The U.S. National Library of Medicine at the National Institute of Health issued a report that studied 53 geographically diverse U.S. hospitals with a total of 51,009 adult patients in intensive care between October 1, 2002, and December 31, 2002.
Their study determined that intensive care unit (ICU) daily costs were greatest on days one and two of a patient’s stay. By day three most patients stabilized and the cost did as well. The study also found that mechanical ventilation greatly increased the cost of care.
On average, day one cost $10,794 while patients requiring no mechanical ventilation cost only $6,667. Day two expenses decreased sharply: $4,796 versus no mechanical ventilation, $3,496. And day three: a mere $3,968, consistently no mechanical ventilation, $3,184.
And that’s a 15-year-old report.
The study concluded, “Interventions that result in reduced intensive care unit length of stay and/or duration of mechanical ventilation could lead to substantial reductions in total inpatient cost.”
Interventions like a home. Here’s proof.
I have a friend. He spent the last dozen or more years homeless. And now he’s in an intensive care unit: dying. He’s spent all of his elder years sleeping on the floor of a church – when his social security income no longer provided for a cheap hotel room. You can see his story in the featured video by epic documentarian and homeless advocate, Diane Nilan.
I tried for years to get Robert a home. He always wanted me – and the others who provided for his care at the emergency shelter where he showered, shaved, stored his few belongings and received his mail – to help someone else first. He worried about the moms with little children that slept beside him in the shelter. He even worried about the case managers that he knew struggled to pay their own bills. One day, he told a colleague of mine, “Why don’t you take that apartment.” The apartment she had just encouraged him to take. “I know your street and it’s not so good.”
Besides, Robert knew he couldn’t afford anything we suggested he take. He made about $700 a month in Social Security and received $18 per month in food stamps. His food stamp allowance would have gone up if he had gotten an apartment, but not enough to make up for the increase in rent. And Robert was afraid to be alone. What would happen if he needed help and he lived by himself, a mile or two out of town?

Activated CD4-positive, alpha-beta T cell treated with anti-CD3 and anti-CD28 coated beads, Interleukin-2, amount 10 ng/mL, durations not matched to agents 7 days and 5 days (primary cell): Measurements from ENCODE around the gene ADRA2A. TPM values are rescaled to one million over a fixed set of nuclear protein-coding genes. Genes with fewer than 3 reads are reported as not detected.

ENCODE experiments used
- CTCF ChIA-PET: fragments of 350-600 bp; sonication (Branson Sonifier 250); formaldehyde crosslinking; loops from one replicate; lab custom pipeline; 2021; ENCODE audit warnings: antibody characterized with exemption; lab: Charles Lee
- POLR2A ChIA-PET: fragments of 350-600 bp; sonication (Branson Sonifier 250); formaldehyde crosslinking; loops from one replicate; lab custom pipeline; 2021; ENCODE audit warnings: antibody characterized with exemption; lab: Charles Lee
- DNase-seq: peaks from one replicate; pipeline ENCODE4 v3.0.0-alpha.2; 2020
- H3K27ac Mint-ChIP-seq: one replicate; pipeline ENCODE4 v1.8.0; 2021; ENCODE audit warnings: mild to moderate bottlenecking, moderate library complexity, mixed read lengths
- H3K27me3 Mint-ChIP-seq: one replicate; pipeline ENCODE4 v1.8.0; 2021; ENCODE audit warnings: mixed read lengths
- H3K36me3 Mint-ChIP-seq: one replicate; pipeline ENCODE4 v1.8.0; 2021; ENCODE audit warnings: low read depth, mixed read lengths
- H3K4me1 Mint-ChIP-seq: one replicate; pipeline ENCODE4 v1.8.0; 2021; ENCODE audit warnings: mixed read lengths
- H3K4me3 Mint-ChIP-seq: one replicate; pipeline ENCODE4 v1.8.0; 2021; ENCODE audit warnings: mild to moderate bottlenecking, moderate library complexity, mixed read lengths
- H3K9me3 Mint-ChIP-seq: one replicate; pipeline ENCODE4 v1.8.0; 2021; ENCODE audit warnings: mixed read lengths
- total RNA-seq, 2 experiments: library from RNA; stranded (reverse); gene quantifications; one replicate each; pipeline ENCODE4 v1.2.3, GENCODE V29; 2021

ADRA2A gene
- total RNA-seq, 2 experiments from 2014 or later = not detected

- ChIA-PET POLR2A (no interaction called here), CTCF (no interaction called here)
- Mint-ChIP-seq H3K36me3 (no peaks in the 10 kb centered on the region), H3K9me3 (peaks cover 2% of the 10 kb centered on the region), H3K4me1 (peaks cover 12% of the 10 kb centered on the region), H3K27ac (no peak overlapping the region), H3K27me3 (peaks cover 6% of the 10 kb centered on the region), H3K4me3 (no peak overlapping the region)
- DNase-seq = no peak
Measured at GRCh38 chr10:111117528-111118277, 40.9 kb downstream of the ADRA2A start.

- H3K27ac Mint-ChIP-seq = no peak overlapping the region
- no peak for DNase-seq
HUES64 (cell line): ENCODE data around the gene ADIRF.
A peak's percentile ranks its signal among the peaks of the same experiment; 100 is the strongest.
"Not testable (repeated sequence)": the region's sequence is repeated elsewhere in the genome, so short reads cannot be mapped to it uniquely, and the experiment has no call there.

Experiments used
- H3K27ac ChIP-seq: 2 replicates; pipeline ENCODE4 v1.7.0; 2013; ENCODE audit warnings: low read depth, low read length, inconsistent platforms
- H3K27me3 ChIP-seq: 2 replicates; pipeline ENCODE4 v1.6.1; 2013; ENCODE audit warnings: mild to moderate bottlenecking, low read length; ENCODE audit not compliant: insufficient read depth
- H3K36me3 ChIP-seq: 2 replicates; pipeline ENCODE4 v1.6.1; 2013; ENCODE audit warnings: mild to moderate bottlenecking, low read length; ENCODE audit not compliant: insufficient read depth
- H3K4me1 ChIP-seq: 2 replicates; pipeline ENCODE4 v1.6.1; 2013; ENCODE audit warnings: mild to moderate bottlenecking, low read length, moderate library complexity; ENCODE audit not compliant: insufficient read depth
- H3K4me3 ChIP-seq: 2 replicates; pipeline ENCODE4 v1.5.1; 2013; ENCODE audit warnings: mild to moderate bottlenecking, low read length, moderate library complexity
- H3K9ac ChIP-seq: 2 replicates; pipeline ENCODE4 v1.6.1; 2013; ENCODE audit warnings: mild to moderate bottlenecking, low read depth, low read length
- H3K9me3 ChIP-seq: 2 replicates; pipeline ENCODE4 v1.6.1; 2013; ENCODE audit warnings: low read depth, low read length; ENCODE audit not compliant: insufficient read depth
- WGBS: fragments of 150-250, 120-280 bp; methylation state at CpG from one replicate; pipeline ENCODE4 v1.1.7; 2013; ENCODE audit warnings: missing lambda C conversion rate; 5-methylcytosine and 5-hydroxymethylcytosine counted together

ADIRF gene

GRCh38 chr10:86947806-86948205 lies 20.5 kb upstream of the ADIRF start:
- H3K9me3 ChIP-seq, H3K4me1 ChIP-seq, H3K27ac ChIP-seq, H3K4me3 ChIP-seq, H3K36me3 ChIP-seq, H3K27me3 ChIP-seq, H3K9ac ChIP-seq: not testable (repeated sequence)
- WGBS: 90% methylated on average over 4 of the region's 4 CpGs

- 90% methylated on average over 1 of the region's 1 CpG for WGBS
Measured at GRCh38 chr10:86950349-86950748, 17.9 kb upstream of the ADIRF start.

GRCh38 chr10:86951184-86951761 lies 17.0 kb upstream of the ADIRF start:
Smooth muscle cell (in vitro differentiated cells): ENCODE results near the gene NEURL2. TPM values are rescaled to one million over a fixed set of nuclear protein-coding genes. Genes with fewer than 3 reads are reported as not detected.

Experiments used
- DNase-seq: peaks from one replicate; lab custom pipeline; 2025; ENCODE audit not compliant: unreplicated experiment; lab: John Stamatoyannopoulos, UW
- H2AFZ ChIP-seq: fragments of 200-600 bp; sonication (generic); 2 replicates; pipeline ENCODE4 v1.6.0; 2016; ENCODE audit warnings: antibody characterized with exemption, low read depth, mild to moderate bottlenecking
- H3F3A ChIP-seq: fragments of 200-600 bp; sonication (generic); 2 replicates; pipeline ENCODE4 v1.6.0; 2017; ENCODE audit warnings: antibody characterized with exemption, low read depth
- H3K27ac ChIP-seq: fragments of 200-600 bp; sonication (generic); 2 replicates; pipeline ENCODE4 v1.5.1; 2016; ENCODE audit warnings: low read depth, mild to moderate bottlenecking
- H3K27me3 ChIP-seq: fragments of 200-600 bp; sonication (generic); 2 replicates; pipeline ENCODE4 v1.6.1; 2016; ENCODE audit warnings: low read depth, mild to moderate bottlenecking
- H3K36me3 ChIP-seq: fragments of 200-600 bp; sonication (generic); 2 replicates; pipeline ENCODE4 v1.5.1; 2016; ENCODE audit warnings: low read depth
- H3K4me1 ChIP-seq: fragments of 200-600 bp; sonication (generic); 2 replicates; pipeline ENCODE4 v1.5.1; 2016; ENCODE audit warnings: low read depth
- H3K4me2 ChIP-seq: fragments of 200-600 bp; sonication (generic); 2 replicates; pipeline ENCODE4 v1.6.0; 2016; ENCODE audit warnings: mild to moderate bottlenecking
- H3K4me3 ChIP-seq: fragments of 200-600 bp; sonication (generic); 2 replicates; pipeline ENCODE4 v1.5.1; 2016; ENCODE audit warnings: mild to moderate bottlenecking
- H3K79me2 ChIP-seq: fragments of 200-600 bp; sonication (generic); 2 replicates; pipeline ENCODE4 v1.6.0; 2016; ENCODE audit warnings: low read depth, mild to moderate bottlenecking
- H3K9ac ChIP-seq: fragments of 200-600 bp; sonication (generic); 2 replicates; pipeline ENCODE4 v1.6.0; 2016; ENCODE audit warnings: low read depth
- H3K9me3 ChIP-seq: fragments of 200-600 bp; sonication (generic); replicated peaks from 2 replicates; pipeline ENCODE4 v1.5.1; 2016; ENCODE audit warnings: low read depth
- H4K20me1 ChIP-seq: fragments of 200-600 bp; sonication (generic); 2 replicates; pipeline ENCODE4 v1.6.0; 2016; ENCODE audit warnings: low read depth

Robert got something from the shelter that he couldn’t get elsewhere. He got companionship and help navigating a cruel reality for folks with simple ways. He always dressed as if his mom just gotten him ready for Sunday School – in a button down collar shirt and permanent press dress pant. He slept in them as well.
Shari Bellish, the founder of the CARES shelter where Robert lived, tried her hardest to push Robert out the door. She knew he needed something better – something more than she and her staff and volunteers could give him. But every time he refused to go – or stayed away for just one week – she welcomed him back with love.
I went to see him yesterday. I stood in his ICU room with two other women. One used to work at the shelter, the other still does. Two more were on their way. The hospital’s in a bind because he’s got no family to make healthcare decisions – but still – we’ve got him. And we can’t just let go. It’s the first bed any of us have seen him sleep in with sheets and off the floor. This weekend’s $50,000+ hospital bed is paid for by a social safety net that treated him on the cheap for the last 12 years.
I usually try to end my columns with some marching orders to improve whatever situation I’ve highlighted in my piece. But today, I got nothing. Perhaps it’s just grief. Grief for losing Robert.
See, I’ve spent decades learning about homelessness. Robert taught me about isolation.
And that isolation is as terrifying as homelessness – more so – in his case.
One a side note, Robert wouldn’t mind if I gave a shout out to programs like Meals on Wheels that address fear and loneliness for folks who have a little more money than Robert ever had. I’ve delivered a few meals for them in my day. It’s a Shakespearean experience when you do, “It is twice blest; It blesseth him that gives and him that takes.”
But compassion and empathy is so déclassé now. And anyway, it’s too late for Robert.